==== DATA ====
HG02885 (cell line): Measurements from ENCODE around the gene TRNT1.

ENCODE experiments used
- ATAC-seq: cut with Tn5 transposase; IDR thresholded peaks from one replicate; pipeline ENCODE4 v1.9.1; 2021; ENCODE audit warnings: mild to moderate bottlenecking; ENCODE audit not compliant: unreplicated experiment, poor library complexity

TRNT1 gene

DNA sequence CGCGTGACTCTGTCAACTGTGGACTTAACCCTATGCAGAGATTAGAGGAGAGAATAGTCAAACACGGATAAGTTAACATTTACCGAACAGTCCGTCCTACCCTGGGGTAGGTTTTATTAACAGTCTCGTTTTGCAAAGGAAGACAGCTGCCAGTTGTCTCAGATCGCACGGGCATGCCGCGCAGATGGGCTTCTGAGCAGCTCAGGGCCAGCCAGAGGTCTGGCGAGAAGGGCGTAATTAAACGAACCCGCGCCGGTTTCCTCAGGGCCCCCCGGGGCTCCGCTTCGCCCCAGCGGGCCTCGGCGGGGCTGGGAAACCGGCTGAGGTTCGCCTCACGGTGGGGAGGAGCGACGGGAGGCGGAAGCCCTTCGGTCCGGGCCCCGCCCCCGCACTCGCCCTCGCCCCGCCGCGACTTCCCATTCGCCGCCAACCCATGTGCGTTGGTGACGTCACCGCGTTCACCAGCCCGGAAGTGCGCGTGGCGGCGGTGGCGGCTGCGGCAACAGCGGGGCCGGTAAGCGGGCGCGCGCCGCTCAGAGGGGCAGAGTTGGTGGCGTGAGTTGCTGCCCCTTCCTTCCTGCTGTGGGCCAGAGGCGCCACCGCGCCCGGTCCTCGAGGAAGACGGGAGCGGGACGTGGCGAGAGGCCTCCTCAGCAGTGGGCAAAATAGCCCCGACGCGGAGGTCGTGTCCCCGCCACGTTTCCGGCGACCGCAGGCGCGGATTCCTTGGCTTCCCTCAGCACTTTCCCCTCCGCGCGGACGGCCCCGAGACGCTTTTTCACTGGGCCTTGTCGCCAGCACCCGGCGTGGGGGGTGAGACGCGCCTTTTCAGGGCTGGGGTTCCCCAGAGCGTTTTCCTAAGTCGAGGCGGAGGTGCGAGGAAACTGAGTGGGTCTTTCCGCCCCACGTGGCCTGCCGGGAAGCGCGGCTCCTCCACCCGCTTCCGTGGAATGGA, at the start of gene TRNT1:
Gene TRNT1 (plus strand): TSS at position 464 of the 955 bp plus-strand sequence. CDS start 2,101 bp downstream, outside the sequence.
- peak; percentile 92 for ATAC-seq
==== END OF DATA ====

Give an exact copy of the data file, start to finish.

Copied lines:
HG02885 (cell line): Measurements from ENCODE around the gene TRNT1.

ENCODE experiments used
- ATAC-seq: cut with Tn5 transposase; IDR thresholded peaks from one replicate; pipeline ENCODE4 v1.9.1; 2021; ENCODE audit warnings: mild to moderate bottlenecking; ENCODE audit not compliant: unreplicated experiment, poor library complexity

TRNT1 gene

DNA sequence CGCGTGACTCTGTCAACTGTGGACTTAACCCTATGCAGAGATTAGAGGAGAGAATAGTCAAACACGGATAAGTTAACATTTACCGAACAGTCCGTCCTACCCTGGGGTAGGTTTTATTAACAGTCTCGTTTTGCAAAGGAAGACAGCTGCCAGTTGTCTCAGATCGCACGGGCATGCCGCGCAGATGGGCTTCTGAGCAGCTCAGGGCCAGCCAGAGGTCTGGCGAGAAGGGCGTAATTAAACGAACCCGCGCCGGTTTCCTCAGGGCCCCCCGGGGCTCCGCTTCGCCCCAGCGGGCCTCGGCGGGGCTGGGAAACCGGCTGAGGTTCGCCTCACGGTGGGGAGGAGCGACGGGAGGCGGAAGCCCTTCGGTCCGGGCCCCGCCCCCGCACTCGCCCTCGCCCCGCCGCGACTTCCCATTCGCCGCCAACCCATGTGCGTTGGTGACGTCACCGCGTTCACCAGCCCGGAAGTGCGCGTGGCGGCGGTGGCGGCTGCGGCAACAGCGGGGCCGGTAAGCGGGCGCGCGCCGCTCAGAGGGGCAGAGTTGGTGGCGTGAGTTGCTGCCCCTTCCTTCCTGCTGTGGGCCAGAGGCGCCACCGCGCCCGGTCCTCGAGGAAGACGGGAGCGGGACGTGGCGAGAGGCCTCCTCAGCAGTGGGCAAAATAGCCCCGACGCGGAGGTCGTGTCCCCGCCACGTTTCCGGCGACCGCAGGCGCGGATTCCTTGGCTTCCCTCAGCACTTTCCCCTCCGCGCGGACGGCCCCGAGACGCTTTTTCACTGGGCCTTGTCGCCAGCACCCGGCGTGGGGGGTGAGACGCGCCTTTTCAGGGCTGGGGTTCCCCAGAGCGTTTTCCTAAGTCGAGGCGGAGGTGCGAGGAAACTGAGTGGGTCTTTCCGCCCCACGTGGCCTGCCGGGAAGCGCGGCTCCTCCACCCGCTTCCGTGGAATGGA, at the start of gene TRNT1:
Gene TRNT1 (plus strand): TSS at position 464 of the 955 bp plus-strand sequence. CDS start 2,101 bp downstream, outside the sequence.
- peak; percentile 92 for ATAC-seq